This plays out over months and months, with each subsequent wave of raised bids resulting in higher wages and better terms until increasingly large numbers of buyers and sellers have reached or are now reaching a mutually agreeable price for their employment. This growing equilibrium between supply and demand, between buyers and sellers, is precisely where we are now and the result is that employers/buyers have put bids on the table that are generating large waves of job seekers/sellers accepting jobs.
And the market is finally getting cleared out.
Because each wave of strengthened bids brought new people into the market (and also enticed people to quit in elevated numbers to take better offers elsewhere), unemployment has remained flat at or near historic lows.
Likewise, as each wave of stronger bids results in solid monthly job gains, demand gets increasingly sated, the need to keep raising the offer declines, and upward pressure on wages softens. For certain, the Fed hikes have had, and will likely continue having, an impact in reducing demand given their long-term life-span, and sellers, too, are more willing now to accept current offers given the economy’s increasing uncertainty and the growing specter of not having a chair to sit on when the sweet tune of increasingly attractive bids finally stops, which, at some point, it inevitably will.
In its simplest form, the basic mechanics of the job market, or any market for that matter, are not difficult concepts to understand. What is exceedingly difficult, however, is the the sheer size of the job market, the seemingly intractable illiquidity calcified into it, the impossible number of variables motivating market participants, inadequate, lagging government data, and the impact of external factors on the market itself. On top of all this, everyone evaluates the market from their own perspective and with their own biases, motivations, beliefs, and preconceived ideas.
And then, of course, there is the small matter of trying to predict the future – rarely an easy assignment. But armed with the largest, most accurate job market data indexed directly from company websites globally, we’re committed, nonetheless, and with our forecast of 460,000 jobs gained in March, nearly double consensus estimates, we expect the ferocity, din, and chaos of the debate around Fed policy to reach unprecedented levels.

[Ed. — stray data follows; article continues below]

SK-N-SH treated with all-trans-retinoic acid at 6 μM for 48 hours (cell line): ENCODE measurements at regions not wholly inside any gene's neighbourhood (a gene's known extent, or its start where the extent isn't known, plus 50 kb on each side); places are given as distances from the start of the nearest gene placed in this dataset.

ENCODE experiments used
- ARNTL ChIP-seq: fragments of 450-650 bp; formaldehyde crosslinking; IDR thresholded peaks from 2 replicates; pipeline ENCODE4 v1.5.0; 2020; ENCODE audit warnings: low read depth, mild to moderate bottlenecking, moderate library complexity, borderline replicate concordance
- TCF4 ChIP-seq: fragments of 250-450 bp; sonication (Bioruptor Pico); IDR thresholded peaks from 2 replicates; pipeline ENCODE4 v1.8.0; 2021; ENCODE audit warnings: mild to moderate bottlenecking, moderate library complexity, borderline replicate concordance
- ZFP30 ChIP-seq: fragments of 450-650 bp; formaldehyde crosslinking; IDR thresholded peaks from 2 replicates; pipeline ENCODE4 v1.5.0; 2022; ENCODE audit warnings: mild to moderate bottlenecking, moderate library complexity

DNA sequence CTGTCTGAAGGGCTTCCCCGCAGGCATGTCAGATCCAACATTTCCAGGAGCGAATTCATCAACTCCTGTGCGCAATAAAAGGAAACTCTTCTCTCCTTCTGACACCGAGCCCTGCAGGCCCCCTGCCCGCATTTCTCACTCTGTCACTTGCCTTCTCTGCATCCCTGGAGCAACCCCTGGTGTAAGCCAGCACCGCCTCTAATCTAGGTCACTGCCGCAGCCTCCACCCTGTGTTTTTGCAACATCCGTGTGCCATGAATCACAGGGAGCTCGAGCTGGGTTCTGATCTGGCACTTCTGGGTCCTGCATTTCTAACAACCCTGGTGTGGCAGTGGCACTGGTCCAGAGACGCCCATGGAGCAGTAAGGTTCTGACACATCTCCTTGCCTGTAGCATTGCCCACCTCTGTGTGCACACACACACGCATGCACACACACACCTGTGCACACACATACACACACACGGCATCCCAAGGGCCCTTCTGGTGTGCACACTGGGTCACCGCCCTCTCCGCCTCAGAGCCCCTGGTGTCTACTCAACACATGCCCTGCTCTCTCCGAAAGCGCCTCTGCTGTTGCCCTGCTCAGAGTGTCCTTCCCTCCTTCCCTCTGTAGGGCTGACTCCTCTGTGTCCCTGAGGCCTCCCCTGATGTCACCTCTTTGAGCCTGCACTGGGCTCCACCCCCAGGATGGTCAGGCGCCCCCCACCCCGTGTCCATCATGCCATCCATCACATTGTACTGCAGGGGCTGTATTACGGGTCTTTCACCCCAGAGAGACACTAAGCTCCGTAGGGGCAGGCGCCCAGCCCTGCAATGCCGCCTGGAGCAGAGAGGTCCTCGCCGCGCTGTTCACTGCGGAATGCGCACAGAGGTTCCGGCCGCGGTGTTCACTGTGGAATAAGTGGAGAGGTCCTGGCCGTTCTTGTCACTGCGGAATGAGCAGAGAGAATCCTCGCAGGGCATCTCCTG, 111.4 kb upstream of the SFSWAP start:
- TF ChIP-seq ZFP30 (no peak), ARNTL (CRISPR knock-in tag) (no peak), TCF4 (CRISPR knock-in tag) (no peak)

So turning to LinkUp’s job market data, in March, total U.S. job openings indexed directly from company websites globally rose 6% while new and removed job openings skyrocketed each jumped 22%.
In March, new job openings skyrocketed throughout the country with gains ranging from 5% in Maryland to 43% in Pennsylvania.
Labor demand rose in both manufacturing and services industries with sharper gains in services.
The largest increases in job openings all occurred in service sectors including Retail and Wholesale Trade, Transportation, Education, Construction, Healthcare, and Accommodation and Food Services.
Consistent with the above, occupations with the largest increase in job openings included Personal Care & Services, Arts, Design & Entertainment, Education, and Cleaning & Maintenance.
And lastly, hiring velocity stayed relatively flat compared to February, as LinkUp’s Closed Duration or ‘Time-To-Fill’ metric for March rose by just half a day from February.
Through March 20th, hiring among the S&P 500 was essentially flat for the month, with all sectors falling during the month with the sole exception of Consumer Discretionary.
Based on our job data, we are forecasting a net gain of 460,000 jobs in March.
We’ll end (sort of) this month’s post the same way we ended last month’s when we stated, “If one thought the debate around the economy and the Fed’s ability to navigate through it wasn’t deafening enough, wait until [this] week’s jobs report comes out.” True a month ago and even truer now.
If we’re in the ballpark with our forecast, we’d make one additional point with a reminder to keep the larger and simpler picture in mind as to what those job gains represent: growing equilibrium in the job market and continued, steady progress in this most glorious of soft landings.
Let’s hope we’re right and, if so, cheer the outcome for the U.S. economy, its workers, and its employers.
On April 4th, 2023 the Bureau of Labor Statistics (BLS) will release its Job Openings and Labor Turnover Survey (JOLTS) data for February, which will include the much-anticipated job openings data for the month. LinkUp’s job listings data sourced directly from company websites in January and February continued to decline leading to a forecasted drop in JOLTS.
Note: This forecast is being released a week later than normal due to the later than normal release of JOLTS for January. The forecast was created using LinkUp data up to March 7th as normal.
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Strong Job Gains in February, Despite Declining Labor Demand, Will Likely Add More Confusion to the Already-Confounding Macro Environment